Disappointment in the Melbourne Cup and The Phoenix turned into a Group 1 celebration for veteran Victorian star Fernando Mick in the time-honoured Hobart Thousand (461m) last Thursday night.
After coming agonisingly close to Melbourne Cup glory, when runner-up, and then being overlooked for The Phoenix, Fernando Mick claimed a thoroughly deserved Group breakthrough when winning the Hobart Thousand at his 92nd start.
Claiming a first G1 victory after 90-plus starts would be a rarity in any racing code and is another wonderful achievement for reigning Australian Trainer of the Year David Geall.
Fernando Mick, a son of Fernando Bale and Noaki Moth, raced by breeder Paul Connell, was making his ninth Group appearance, having also finished a close second in last year’s G1 Maturity Classic.
“As he’s got older, he’s just got faster and faster and more competitive.”
“He’d been in quite a number of G1s and G2s and we felt he deserved it,” said Geall, who bookended 2022 with feature victories in Tasmania, having won the G2 Launceston Cup in January with Hill Top Jack.
“His owner, Paul Connell, and his family were over the moon. Apparently, they nearly hit the roof watching at home!
“They were still recovering from just getting pipped in the Melbourne Cup. But Paul was glass half-full after the Melbourne Cup. He was just so happy to make it.”
It was Fernando Mick’s second tilt at the Hobart Thousand, after running third in last year’s heats, and he was the fastest qualifier this time around, clocking a scorching 25.63sec.
Drawn in box 2 for the $100,000 to-the-winner final, Fernando Mick started $2.60 favourite, shading fellow Victorian Paua Of Buddy (box 8) at $2.70.
Fernando Mick again showed what has become his customary early speed to quickly find the front and never looked like surrendering the ascendancy, defeating Paua Of Buddy by 1.5 lengths in a Best Of Night 25.71sec.
WATCH: FERNANDO MICK (B2) claimed his first feature victory at his 92nd start when defeating fellow Victorian PAUA OF BUDDY (B8) in the Group 1 Hobart Thousand Final last Thursday night.
It was his 32nd win, taking his earnings past the half-million mark, and ninth from his last 13 appearances, as the evergreen speedster incredibly enjoys a career best run of form as he approaches a century milestone.
“It’s unbelievable,” said Geall.
“He was nudged out in 29.21sec in a Melbourne Cup. He couldn’t run that when he was two years old!
“As he’s got older, he’s just got faster and faster and more competitive.
“Over the last six months he’s stepped up his times and he’s become a very reliable beginner, which let him down earlier in his career.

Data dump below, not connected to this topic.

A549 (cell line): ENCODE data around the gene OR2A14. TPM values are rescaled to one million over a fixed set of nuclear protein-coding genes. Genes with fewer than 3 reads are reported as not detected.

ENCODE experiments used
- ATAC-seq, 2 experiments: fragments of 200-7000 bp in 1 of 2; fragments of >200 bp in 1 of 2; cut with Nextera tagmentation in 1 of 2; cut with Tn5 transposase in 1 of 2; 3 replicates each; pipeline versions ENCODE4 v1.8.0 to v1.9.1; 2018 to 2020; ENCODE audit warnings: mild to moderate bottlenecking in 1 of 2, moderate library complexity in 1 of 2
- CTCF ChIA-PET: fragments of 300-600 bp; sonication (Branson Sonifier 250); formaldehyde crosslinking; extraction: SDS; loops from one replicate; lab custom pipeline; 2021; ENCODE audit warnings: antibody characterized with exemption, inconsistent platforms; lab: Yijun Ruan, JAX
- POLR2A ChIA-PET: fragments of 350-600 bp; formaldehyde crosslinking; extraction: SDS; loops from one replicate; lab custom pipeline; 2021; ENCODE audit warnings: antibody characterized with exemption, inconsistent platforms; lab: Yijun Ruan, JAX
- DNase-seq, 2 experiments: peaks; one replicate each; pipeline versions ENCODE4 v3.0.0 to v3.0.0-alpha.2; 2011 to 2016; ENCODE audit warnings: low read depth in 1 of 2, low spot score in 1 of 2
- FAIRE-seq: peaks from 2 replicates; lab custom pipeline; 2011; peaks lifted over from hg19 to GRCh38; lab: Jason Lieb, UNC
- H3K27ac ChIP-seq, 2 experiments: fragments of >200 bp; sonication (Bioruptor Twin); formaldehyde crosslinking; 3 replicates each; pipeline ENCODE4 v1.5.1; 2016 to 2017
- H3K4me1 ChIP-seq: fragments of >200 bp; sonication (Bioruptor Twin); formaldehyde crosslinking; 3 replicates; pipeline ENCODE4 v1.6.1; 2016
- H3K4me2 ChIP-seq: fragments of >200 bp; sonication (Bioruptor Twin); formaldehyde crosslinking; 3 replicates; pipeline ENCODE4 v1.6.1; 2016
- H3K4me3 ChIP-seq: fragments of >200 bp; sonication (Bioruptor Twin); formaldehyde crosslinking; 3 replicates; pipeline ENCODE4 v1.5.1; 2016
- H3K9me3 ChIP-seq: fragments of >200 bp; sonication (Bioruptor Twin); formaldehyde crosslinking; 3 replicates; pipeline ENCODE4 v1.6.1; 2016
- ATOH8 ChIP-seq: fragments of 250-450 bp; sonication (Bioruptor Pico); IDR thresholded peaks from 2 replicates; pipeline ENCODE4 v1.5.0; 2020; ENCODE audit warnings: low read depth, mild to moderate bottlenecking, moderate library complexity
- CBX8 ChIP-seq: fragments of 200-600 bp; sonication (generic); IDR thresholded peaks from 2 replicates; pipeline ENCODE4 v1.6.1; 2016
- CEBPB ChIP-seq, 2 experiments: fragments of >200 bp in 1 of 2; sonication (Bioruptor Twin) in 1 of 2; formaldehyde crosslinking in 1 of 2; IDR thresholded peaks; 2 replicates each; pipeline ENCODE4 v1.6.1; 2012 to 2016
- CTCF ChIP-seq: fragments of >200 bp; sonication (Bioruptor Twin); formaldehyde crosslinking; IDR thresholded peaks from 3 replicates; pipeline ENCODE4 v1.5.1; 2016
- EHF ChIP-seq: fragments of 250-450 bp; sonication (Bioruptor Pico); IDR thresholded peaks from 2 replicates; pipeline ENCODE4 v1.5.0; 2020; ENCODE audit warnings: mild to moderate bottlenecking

“Winning the Hobart Thousand makes me more content as a trainer. It’s such a prestigious race, first run in the 1930s, and you look at the honour roll and the champions that have won it.”
It proved to be second time lucky for Geall in the Hobart Thousand, Australia’s oldest G1 event, having run third last year with his first finalist, superstar Ferdinand Boy.
However, Geall admitted he was left pondering what might have been in The Phoenix, having run third in last year’s inaugural running with Melbourne Cup winner Koblenz.
“It was disappointing to miss out, because I thought he ticked all the boxes,” he said.
“He can handle outside draws, which a lot of dogs can’t, and runs those quick splits that I would’ve thought would be a prerequisite for slot holders.
“We were asked about going into the pool of dogs that were reserves, but I’m glad we made the right decision to go down to Hobart.
“Fernando Mick will probably go to the (G2) Warragul Cup next (heats January 6) and then possibly the Launceston Cup (heats January 30). He’s eligible for a $25,000 bonus now if he can win the Launceston Cup.
“That would lead up to the (G1) Temlee, if they pick him!”
Vics featured prominently on Hobart Thousand night, with 2021 Thousand runner-up Do It, currently with local trainer Mick Stringer, edging out Paul Abela’s Panadero Warrior in the Consolation, clocking 25.76sec.
Jason Thompson’s country cups star Typhoon Sammy took out the Billy Grice Memorial in 25.80sec, while former Victorian Big Opal Rocks, also now with Stringer, romped home by 11.25 lengths over 599m.
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